Preface; 1 History of Aviation; 1.1 Introduction; 1.2 Early history and the invention of ballooning; 1.3 The period between 1799 and 1870; 1.4 The decades between 1870 and 1890; 1.5 From 1890 until the Wright Flyer III; 1.6 European aviation between 1906 and 1918; 1.7 Aviation between the world wars; 1.8 Development after 1940; Bibliography; 2 Introduction to Atmospheric Flight; 2.1 Flying - How is that possible?; 2.2 Static and dynamic aviation; 2.3 Forces on the aeroplane; 2.4 Lift, drag and thrust; 2.5 Properties of air; 2.6 The earth's atmosphere; 2.7 The standard atmosphere; 2.8 Atmospheric flight; Bibliography ; 3 Low-Speed Aerodynamics ; 3.1 Speed domains and compressibility; 3.2 Basic concepts; 3.3 Equations for steady flow; 3.4 Viscous flows; 3.5 The boundary layer; 3.6 Flow separation and drag; 3.7 Shape and scale effects on drag ; Bibliography; 4 Lift and Drag at Low Speeds; 4.1 Function and shape of aeroplane wings; 4.2 Aerofoil sections; 4.3 Circulation and lift; 4.4 Aerofoil section properties; 4.5 Wing geometry; 4.6 High-aspect ratio straight wings; 4.7 Low-aspect ratio wings ; 4.8 The whole aircraft; Bibliography; 5 Aircraft Engines and Propulsion; 5.1 History of engine development; 5.2 Fundamentals of reaction propulsion; 5.3 Engine efficiency and fuel consumption; 5.4 Piston engines in aviation; 5.5 Gas turbine engine components ; 5.6 Non-reheated turbojet and turbofan engines ; 5.7 Turboprop and turboshaft engines; 5.8 Gas turbine engine operation ; 5.9 Propeller performance; Bibliography; 6 Aeroplane Performance; 6.1 Introduction ; 6.2 Airspeed and altitude; 6.3 Equations of motion for symmetric flight; 6.4 Steady straight and level flight; 6.5 Climb and descent ; 6.6 Gliding flight; 6.7 Cruising flight; 6.8 Take-off and landing; 6.9 Horizontal steady turn; 6.10 Manoeuvre and gust loads; Bibliography; 7 Stability and Control; 7.1 Flying qualities; 7.2 Elementary concepts and definitions; 7.3 Tail surfaces and flight control; 7.4 Pitchingmoment of aerofoils; 7.5 Static longitudinal stability; 7.6 Dynamic longitudinal stability; 7.7 Longitudinal control; 7.8 Static lateral stability; 7.9 Dynamic lateral stability; 7.10 Lateral control; 7.11 Stalling and spinning ; Bibliography ; 8 Helicopter Flight Mechanics; 8.1 Helicopter general arrangements; 8.2 Hovering flight ; 8.3 The rotor in level flight; 8.4 Flight performance; 8.5 Stability and control; Bibliography; 9 High-Speed Flight; 9.1 Complications due to the compressibility of air; 9.2 Compressible flow relationships; 9.3 Speed of sound and Mach number; 9.4 Flow in a channel; 9.5 Shock waves and expansion flows; 9.6 High-subsonic speed; 9.7 Transonic speed; 9.8 Supersonic speed; 9.9 Supersonic propulsion; 9.10 Performance and operation; Bibliography; A Units and Dimensions; B Principles of Aerostatics; Index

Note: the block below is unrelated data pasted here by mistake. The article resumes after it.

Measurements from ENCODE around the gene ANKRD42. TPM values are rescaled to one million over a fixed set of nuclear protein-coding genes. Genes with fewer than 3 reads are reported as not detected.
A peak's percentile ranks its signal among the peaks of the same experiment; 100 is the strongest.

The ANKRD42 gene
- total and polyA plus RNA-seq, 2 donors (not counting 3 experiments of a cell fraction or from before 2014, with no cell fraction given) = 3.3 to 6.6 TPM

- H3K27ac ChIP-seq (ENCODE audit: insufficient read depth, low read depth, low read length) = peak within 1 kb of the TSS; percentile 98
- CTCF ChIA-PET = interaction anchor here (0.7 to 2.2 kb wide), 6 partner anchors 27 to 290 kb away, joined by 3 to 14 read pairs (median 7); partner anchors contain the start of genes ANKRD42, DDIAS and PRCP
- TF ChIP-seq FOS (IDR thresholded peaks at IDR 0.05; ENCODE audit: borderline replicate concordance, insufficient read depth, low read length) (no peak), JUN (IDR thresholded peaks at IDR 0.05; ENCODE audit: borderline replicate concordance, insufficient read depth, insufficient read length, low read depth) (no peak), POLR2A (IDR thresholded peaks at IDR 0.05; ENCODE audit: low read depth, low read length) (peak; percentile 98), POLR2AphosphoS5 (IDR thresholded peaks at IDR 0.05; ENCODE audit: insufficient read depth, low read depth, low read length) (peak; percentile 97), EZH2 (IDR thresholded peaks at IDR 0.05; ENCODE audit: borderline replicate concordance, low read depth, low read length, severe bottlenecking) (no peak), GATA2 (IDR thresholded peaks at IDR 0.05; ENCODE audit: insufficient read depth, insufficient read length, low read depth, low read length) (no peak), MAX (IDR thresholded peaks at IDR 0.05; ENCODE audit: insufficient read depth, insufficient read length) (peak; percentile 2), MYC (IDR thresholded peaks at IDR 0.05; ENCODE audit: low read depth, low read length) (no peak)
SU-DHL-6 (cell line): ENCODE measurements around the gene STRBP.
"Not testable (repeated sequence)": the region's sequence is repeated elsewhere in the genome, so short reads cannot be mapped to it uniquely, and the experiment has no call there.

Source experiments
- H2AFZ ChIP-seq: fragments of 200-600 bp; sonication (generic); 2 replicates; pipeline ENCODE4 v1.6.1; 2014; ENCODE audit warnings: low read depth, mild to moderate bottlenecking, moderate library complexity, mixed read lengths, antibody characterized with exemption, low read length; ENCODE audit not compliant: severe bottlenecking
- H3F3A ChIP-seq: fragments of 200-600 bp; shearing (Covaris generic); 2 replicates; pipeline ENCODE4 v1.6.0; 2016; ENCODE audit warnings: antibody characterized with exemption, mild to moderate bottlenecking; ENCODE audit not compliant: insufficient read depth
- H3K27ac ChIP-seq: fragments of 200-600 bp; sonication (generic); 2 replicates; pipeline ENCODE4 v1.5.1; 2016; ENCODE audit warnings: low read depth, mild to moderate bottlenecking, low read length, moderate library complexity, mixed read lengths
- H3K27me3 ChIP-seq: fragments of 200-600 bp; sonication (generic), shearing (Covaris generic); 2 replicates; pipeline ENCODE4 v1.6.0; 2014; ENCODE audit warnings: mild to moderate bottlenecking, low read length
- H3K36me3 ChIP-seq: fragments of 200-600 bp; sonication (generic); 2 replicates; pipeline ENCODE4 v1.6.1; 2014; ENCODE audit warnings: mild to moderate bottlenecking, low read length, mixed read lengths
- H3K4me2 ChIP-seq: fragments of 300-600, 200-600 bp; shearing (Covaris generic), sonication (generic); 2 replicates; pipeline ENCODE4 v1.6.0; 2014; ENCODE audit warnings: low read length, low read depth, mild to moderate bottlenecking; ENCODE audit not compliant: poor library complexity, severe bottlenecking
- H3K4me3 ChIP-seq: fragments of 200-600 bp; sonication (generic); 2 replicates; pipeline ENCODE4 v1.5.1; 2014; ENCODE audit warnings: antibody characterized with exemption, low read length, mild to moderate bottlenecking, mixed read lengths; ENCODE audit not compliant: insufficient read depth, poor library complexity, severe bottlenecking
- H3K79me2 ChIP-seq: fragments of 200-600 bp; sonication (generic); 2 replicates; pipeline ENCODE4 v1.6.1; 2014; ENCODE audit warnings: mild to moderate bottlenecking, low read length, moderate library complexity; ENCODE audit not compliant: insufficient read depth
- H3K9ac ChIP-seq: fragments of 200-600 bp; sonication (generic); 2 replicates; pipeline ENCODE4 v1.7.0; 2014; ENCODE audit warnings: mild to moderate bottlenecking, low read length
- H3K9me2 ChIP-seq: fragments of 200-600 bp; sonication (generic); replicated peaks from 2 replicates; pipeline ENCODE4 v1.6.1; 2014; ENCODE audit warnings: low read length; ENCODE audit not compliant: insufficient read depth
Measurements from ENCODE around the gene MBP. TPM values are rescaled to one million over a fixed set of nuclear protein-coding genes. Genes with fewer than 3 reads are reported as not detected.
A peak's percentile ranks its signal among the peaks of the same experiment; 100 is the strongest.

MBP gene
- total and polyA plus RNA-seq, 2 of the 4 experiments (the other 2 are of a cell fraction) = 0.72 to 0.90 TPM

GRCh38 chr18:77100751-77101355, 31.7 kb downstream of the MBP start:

Knowledge is not merely everything we have come to know, but also ideas we have pondered long enough to know in which way they are related, and 1 how these ideas can be put to practical use. Modern aviation has been made possible as a result of much scienti c - search. However, the very rst useful results of this research became ava- able a considerable length of time after the aviation pioneers had made their rst ights. Apparently, researchers were not able to nd an adequate exp- nation for the occurrence of lift until the beginning of the 21st century. Also, for the fundamentals of stability and control, there was no theory available that the pioneers could rely on. Only after the rst motorized ights had been successfully made did researchers become more interested in the science of aviation, which from then on began to take shape. In modern day life, many millions of passengers are transported every year by air. People in the western societies take to the skies, on average, several times a year. Especially in areas surrounding busy airports, travel by plane has been on the rise since the end of the Second World War. Despite becoming familiar with the sight of a jumbo jet commencing its ight once or twice a day, many nd it astonishing that such a colossus with a mass of several hundred thousands of kilograms can actually lift off from the ground.
- The essential interdependence of subjects from several disciplines has been emphasized;
- study is simplified by a comprehensive index;
- The book emphasises practical insight into of flight physics, though the authors have not sacrificed mathematical rigour in order to simplify;
- Numerous graphical illustrations, diagrams and photographs are included for clarification;
- The book contains a brief history of aviation technology, as well as many notes referring to those who founded the science of flight physics.